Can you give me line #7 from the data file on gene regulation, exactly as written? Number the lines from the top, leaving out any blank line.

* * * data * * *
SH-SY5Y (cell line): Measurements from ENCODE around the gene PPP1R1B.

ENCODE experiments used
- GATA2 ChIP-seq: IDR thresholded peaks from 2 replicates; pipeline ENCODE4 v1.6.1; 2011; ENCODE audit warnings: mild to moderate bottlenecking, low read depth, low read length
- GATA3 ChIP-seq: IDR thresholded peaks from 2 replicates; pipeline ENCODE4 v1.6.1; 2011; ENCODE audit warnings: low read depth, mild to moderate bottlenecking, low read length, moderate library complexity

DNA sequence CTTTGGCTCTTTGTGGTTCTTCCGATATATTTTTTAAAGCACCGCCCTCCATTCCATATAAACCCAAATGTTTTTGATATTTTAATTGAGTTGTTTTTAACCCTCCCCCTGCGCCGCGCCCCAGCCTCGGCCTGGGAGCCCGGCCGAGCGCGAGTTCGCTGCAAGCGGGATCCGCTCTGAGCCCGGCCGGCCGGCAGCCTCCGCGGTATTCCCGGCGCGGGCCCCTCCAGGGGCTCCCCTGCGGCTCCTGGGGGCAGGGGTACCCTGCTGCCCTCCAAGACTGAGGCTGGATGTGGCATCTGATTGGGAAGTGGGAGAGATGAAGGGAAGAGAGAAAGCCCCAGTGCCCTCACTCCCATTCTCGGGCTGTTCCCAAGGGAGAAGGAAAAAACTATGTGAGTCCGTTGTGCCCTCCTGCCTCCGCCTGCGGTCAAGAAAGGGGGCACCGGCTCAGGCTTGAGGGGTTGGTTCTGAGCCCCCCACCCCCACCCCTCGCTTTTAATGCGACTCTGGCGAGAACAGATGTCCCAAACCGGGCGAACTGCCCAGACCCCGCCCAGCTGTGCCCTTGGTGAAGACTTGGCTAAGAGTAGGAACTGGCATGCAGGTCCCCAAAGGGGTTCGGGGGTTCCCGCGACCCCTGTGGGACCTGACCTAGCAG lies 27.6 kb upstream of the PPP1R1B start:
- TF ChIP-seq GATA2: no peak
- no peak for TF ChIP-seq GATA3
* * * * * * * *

- no peak for TF ChIP-seq GATA3